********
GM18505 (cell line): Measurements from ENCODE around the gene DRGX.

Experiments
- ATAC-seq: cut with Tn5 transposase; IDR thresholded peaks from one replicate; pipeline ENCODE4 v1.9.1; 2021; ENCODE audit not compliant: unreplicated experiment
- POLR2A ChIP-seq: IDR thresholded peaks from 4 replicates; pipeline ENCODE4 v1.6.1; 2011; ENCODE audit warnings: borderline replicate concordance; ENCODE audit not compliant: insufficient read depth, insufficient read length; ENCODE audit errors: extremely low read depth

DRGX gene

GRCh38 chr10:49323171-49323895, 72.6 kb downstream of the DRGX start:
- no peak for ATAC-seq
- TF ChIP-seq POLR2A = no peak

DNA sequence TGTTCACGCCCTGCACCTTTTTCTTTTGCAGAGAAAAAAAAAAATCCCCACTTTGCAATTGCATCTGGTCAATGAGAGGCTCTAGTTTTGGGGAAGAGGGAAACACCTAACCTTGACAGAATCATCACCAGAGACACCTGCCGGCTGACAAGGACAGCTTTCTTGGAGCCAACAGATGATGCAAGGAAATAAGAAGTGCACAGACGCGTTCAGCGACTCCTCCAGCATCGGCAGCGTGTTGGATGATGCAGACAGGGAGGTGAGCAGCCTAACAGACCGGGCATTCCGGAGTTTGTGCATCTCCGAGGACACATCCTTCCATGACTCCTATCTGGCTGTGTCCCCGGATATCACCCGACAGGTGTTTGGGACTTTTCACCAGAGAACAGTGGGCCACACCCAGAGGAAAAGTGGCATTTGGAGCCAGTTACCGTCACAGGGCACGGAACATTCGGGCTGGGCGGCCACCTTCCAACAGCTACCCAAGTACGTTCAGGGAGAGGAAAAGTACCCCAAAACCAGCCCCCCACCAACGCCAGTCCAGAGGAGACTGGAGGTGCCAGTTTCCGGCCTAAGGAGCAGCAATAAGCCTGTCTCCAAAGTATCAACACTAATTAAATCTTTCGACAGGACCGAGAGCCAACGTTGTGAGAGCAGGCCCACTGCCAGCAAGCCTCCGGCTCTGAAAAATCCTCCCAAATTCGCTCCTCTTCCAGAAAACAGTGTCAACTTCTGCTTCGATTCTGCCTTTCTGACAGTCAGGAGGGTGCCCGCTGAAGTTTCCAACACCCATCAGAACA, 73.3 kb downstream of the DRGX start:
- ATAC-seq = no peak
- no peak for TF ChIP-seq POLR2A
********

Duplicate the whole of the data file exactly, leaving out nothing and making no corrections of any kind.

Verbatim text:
GM18505 (cell line): Measurements from ENCODE around the gene DRGX.

Experiments
- ATAC-seq: cut with Tn5 transposase; IDR thresholded peaks from one replicate; pipeline ENCODE4 v1.9.1; 2021; ENCODE audit not compliant: unreplicated experiment
- POLR2A ChIP-seq: IDR thresholded peaks from 4 replicates; pipeline ENCODE4 v1.6.1; 2011; ENCODE audit warnings: borderline replicate concordance; ENCODE audit not compliant: insufficient read depth, insufficient read length; ENCODE audit errors: extremely low read depth

DRGX gene

GRCh38 chr10:49323171-49323895, 72.6 kb downstream of the DRGX start:
- no peak for ATAC-seq
- TF ChIP-seq POLR2A = no peak

DNA sequence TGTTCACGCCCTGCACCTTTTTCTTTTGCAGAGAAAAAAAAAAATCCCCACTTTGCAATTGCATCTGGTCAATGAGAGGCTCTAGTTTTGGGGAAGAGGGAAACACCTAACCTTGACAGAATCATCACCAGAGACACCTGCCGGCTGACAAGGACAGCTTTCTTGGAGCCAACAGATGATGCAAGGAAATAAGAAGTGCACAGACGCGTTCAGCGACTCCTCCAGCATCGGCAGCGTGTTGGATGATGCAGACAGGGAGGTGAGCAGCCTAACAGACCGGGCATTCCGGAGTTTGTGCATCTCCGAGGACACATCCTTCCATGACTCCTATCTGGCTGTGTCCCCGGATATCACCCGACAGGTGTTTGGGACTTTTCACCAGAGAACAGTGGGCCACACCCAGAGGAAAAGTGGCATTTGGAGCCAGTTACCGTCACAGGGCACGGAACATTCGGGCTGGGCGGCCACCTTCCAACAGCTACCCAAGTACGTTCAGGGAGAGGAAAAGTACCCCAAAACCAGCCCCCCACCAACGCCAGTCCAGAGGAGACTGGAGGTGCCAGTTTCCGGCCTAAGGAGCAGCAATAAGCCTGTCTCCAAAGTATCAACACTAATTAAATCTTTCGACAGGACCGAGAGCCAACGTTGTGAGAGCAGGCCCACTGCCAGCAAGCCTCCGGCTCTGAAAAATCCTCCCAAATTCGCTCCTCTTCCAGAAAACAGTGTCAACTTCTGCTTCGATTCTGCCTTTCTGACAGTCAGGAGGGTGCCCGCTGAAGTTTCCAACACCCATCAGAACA, 73.3 kb downstream of the DRGX start:
- ATAC-seq = no peak
- no peak for TF ChIP-seq POLR2A